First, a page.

These classes are often given to highly motivated professionals who use their new English skills in their daily work. Teachers of company classes usually receive more per hour than for other classes. Each company class may be different as far as the needs of the students go, which would mean a lot of variety and creativity on the part of the teacher to meet the needs of the students. The variety of students in each class can lead to great opportunities for networking.
>Classes at Companies – Disadvantages
The hours for company classes often have to be either before or after work, so the schedule can be tiring and limit your other activities. Teachers often have to travel from company to company to give their various classes and there may be a significant amount of time invested in commuting as well as travel costs. These classes can be high pressure classes since companies pay a lot of money for their contracts with language schools. It may also mean that the members of high level management are taking the class.
Picking the Right Institution for You
As you narrow down your choices of places of employment, think about what each school has to offer you. Native speakers who are also excellent teachers are in high demand. You can choose a school that provides a professional, pleasant environment, as well as good pay.
When the schools interview you, remember that you, too, are interviewing them. Try to get a feel for how happy the teachers are at their school. Do they talk with each other and share ideas? Ask to see any text books used, ask what materials are provided, and what audiovisual equipment is available. Make note of how specific or non-specific the answers are. Sometimes non-specific answers indicate a lack of availability of the item in question.
Remember that what might seem necessary to you, as you first arrive from North America may be a luxury at a school in Mexico. For example, access to photo copies is often very limited in Mexico. Another example is that a school may tell you that they have audio visual equipment, meaning one working VCR and one broken VCR to be shared among 20 teachers. In 2005 the author worked at a school that had a BETA machine, but no DVD player.
It’s good to know ahead of time how limited your access to teaching materials may be, but in the end it’s important to choose a professional school at which you feel welcome and comfortable. A good human environment will give you support and rewards throughout your time in Mexico.
How Much You Can Expect to Earn
When you come to teach in Mexico, don’t expect to earn the same amount of money that you would earn in other countries. The cost of living as well as the value of labor in Mexico are lower than in the rest of North America. Hourly rates for teachers vary widely between cities and even between schools within cities. Generally, elementary school teachers earn the least and teachers for company classes earn the most, with language center teachers of adults earning something in between. In Cuernavaca, for example, there are language schools that pay their teachers 30 pesos an hour, but as a native speaker with a bachelors degree, there is no reason to accept that rate. “Serious” language schools should pay any where between 50 and 120 pesos an hour (in Cuernavaca, 2006).
When you arrive in the city in which you will teach, inquire at various schools to see what the acceptable hourly rates for teachers are. Remember that the pay rate is not always the most important factor in deciding where to work. Schools provide other benefits to teachers such as training, materials, number of hours per week, and a pleasant working environment.
Keeping the Job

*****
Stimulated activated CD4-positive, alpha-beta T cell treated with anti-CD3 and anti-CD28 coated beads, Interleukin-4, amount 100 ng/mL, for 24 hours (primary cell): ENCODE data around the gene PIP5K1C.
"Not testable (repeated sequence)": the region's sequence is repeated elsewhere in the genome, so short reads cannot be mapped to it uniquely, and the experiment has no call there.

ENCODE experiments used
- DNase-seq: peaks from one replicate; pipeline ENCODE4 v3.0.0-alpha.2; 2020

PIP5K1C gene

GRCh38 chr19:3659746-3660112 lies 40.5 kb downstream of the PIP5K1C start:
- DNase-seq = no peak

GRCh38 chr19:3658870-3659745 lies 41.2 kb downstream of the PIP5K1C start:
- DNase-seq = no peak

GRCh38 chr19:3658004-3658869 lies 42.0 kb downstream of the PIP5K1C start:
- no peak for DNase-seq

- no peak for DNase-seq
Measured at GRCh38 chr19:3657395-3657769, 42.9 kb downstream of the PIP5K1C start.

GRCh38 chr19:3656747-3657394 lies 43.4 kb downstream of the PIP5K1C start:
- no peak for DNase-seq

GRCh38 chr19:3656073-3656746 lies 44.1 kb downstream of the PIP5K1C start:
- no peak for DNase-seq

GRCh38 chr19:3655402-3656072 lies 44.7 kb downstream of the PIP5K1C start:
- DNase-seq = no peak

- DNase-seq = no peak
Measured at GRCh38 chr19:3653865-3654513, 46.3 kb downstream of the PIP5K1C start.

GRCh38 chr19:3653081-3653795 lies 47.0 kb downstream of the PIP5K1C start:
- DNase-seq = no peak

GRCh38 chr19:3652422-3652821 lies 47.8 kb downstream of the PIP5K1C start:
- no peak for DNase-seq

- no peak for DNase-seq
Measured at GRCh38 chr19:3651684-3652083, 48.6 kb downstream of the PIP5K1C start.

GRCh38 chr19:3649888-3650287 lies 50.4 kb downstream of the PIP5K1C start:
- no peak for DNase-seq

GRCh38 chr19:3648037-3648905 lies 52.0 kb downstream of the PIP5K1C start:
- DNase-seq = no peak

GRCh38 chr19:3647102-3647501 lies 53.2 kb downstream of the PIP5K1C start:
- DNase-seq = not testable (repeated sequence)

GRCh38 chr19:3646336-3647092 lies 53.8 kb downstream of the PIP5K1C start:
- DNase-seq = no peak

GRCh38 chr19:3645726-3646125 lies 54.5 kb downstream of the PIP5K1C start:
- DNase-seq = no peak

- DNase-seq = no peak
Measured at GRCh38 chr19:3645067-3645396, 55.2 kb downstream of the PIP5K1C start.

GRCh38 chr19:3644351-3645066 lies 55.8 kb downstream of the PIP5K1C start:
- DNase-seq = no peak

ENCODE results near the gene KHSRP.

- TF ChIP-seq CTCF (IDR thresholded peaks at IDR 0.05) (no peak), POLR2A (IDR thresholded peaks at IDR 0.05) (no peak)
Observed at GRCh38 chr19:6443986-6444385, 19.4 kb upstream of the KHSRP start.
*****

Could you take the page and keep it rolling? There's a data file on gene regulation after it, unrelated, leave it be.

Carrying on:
Once you get your job, there are two important things that you can do to ensure your success. Number 1; be flexible. Hernandez commented that often foreign teachers complain when things aren’t done they way they are done in their home countries. She says that it’s important to “tolerate the way we are.” Complaints about how things are done in Mexico are unfair and counterproductive. “Relax you’re in Mexico. That’s how it goes,” she says.
Number 2; be mature. Guadarrama has noticed that some foreigners, who are single and/or have economic resources in their home country, tend to be less responsible as teachers. While he doesn’t like to generalize, because some young Mexicans behave the same way, it does leave a bad impression on those who are supporting a family, have a career in teaching and need stable employment when a foreigner behaves in an unprofessional manner.
He also recommends that foreigners pay close attention to their appearance. He says that he has known foreigners who show up to teach a class in dirty jeans or in casual sandals. Appearance is especially important in the business environment in which his school provides classes.
The author has personally faced this same challenge. She’s noticed that across the board people from the U.S. and Canada dress more casually than Mexicans and has had to raise the standards of her personal dress code. While you may feel that you are on vacation or that the hot weather calls for less professional dress, remember that you are a guest in Mexico and this is “real life” for them. Also, it’s a good idea to bring an iron with you because wrinkly clothes are not acceptable here (your iron will work in Mexico).
One trait that foreigners tend to exhibit that Guadarrama really appreciates is punctuality. He says that, as a teacher, it’s important to arrive a little before a class in order to prepare everything for the students and to start each class on time.
It’s Worth It
It can take a lot of guts to head down to Mexico to teach for a year or more, but it’s worth it. Earning in pesos and feeling the rhythm of working here will connect you to the Mexican experience. Serving the Mexican community will allow you to get to know it much more deeply than you would if you were just to visit. Teaching in Mexico will give you a broader perspective on life that will serve you after you return home. You will develop skills that will serve you for the rest of your life and make lasting memories and friendships.
Note: The interview with Abel Guadarrama was conducted in Spanish and the author translated his quotes and paraphrases to English.
- How to Make Teaching English in Mexico a Reality Part 1
- Part 2: Marketing Yourself
- Part 3: How to Plan Realistic, Communicative Practices in the ESL Classroom